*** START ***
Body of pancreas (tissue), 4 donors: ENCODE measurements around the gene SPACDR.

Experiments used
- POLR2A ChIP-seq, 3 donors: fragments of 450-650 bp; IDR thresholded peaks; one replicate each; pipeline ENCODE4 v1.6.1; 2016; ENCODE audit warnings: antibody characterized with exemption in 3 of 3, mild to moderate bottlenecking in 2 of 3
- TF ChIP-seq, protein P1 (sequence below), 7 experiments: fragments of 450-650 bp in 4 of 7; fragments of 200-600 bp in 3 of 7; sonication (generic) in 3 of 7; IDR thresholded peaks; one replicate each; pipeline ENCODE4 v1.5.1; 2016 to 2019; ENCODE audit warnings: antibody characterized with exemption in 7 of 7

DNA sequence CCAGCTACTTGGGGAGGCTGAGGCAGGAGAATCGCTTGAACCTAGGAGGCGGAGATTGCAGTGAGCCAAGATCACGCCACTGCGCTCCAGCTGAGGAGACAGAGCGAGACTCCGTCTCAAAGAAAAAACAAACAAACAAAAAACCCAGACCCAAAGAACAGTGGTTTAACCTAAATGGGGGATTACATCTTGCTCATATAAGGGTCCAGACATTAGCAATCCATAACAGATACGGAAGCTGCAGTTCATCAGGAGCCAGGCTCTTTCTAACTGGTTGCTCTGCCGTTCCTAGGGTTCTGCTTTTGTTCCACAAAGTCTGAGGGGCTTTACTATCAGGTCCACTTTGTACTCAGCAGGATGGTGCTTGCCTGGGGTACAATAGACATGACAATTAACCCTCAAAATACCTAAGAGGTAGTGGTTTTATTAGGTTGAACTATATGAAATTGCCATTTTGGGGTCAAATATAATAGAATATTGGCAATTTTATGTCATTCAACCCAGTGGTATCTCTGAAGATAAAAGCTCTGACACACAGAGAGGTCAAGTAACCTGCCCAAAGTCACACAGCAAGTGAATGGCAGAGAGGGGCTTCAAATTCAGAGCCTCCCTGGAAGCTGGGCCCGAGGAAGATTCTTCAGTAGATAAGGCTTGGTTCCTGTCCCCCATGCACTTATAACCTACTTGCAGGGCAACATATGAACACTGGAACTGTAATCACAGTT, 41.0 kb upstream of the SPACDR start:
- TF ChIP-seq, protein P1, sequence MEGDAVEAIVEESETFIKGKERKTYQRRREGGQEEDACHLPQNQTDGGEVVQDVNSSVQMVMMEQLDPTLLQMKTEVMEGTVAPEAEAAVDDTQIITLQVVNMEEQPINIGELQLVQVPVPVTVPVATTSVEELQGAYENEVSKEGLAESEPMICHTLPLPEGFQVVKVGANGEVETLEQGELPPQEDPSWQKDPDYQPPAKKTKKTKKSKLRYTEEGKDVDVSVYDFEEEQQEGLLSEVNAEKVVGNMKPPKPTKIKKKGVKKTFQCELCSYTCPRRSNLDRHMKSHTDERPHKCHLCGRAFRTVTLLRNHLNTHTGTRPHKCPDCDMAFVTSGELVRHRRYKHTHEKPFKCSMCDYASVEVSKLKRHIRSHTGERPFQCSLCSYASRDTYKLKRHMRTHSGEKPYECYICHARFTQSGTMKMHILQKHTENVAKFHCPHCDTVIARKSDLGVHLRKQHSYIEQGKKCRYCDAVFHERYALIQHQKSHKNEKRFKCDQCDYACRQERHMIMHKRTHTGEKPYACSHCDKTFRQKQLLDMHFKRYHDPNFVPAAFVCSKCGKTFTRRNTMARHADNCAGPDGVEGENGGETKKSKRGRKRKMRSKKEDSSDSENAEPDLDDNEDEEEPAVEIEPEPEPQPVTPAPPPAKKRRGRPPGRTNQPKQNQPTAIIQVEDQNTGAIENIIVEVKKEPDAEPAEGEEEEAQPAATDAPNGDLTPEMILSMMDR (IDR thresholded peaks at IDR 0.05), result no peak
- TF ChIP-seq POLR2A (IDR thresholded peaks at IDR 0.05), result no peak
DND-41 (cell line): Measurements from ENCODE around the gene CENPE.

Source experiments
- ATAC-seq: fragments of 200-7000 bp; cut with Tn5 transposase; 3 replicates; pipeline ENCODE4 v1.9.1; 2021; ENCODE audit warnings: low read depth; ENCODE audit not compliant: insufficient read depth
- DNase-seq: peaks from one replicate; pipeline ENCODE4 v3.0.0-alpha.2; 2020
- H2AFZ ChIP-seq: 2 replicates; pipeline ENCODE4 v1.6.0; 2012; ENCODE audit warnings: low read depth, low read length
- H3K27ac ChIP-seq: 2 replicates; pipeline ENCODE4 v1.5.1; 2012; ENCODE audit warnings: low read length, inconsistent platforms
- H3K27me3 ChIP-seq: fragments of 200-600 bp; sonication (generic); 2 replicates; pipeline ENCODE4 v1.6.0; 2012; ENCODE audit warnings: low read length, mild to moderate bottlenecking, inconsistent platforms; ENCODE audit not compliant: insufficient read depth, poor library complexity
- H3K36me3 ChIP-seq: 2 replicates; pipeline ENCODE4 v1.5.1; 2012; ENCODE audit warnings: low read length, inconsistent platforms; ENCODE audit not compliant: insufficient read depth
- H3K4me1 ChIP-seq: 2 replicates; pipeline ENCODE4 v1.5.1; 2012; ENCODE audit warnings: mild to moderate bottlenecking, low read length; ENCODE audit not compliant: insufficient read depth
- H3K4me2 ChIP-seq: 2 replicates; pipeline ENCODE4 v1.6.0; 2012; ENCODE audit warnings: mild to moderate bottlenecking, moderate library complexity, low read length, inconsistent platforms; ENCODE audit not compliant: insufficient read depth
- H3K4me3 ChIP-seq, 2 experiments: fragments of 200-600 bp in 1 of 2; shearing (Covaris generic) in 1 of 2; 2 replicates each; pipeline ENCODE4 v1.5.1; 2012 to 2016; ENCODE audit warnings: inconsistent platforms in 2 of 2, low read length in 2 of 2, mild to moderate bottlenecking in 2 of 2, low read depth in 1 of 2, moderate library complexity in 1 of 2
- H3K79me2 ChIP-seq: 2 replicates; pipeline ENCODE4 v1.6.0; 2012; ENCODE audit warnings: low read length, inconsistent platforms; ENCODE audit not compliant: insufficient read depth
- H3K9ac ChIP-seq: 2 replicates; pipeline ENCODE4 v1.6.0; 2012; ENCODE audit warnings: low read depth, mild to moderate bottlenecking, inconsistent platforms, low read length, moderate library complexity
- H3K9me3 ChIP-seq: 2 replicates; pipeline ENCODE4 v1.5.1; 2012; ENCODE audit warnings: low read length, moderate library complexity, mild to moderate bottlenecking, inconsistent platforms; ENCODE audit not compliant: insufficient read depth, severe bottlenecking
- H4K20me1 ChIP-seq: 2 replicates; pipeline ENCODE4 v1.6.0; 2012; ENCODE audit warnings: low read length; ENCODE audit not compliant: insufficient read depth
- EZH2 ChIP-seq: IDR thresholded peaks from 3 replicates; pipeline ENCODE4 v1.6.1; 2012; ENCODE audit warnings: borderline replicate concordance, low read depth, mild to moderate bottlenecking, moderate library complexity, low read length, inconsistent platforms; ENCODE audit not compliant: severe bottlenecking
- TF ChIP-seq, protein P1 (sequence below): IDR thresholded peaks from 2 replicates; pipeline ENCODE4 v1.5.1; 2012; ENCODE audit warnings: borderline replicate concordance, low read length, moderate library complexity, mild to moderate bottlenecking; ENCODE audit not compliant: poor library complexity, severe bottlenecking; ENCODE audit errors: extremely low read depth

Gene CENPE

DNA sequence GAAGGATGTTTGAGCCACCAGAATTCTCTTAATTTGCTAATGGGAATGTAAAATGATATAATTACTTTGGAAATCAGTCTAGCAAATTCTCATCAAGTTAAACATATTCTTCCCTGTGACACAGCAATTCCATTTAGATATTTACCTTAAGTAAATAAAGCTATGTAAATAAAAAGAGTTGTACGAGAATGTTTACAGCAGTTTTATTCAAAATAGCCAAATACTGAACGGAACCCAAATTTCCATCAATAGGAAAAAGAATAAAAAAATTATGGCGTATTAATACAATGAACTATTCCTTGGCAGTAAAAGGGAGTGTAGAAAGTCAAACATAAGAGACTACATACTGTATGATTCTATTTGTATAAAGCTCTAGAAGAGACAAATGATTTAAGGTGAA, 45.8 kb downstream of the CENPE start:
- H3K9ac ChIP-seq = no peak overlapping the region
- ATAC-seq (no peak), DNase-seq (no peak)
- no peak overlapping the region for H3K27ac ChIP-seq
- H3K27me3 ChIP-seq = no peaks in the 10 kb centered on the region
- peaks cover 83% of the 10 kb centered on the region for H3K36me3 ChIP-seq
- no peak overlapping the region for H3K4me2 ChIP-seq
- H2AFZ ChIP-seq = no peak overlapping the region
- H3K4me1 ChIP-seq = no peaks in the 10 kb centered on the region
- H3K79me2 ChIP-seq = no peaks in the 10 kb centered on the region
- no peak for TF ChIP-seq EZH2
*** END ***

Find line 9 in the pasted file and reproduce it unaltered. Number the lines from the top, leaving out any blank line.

Source experiments